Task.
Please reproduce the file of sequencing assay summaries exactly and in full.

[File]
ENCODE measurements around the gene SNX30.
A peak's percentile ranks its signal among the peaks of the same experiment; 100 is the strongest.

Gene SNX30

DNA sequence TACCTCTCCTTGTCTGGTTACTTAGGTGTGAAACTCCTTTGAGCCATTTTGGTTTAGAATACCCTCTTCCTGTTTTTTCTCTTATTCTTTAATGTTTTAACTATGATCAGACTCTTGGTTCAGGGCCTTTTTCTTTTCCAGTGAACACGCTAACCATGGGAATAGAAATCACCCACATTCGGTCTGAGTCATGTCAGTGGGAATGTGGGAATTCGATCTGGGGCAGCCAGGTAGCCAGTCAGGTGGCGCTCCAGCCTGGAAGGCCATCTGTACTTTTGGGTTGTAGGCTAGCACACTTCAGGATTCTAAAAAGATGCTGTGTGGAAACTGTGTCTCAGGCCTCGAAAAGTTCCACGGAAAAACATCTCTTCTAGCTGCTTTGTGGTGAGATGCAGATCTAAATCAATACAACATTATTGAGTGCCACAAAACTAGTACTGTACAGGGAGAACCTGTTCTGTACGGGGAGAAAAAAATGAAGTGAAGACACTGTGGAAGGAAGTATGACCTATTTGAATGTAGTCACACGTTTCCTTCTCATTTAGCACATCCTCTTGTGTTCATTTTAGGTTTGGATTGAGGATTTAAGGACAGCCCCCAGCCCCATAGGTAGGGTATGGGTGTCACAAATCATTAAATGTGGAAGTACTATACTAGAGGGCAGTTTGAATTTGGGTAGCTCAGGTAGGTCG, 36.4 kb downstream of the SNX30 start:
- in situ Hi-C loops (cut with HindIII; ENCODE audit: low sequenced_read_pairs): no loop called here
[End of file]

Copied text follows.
ENCODE measurements around the gene SNX30.
A peak's percentile ranks its signal among the peaks of the same experiment; 100 is the strongest.

Gene SNX30

DNA sequence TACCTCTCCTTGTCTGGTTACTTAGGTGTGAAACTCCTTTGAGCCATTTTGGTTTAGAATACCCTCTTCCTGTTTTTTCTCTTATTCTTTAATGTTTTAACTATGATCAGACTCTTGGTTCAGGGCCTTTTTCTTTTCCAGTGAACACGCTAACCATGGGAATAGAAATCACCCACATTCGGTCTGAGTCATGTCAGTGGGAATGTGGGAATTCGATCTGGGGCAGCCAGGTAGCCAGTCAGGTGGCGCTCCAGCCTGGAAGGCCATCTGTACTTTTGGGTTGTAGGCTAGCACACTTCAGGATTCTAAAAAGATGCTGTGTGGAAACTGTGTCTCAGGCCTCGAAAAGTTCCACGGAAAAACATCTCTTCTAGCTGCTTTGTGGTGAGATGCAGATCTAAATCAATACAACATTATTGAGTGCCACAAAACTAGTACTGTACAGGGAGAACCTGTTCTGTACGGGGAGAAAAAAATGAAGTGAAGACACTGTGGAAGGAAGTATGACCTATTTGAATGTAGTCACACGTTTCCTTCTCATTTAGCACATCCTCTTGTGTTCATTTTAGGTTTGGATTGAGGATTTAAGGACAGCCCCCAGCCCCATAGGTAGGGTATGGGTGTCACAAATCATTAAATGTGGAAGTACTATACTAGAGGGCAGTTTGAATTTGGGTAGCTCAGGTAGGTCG, 36.4 kb downstream of the SNX30 start:
- in situ Hi-C loops (cut with HindIII; ENCODE audit: low sequenced_read_pairs): no loop called here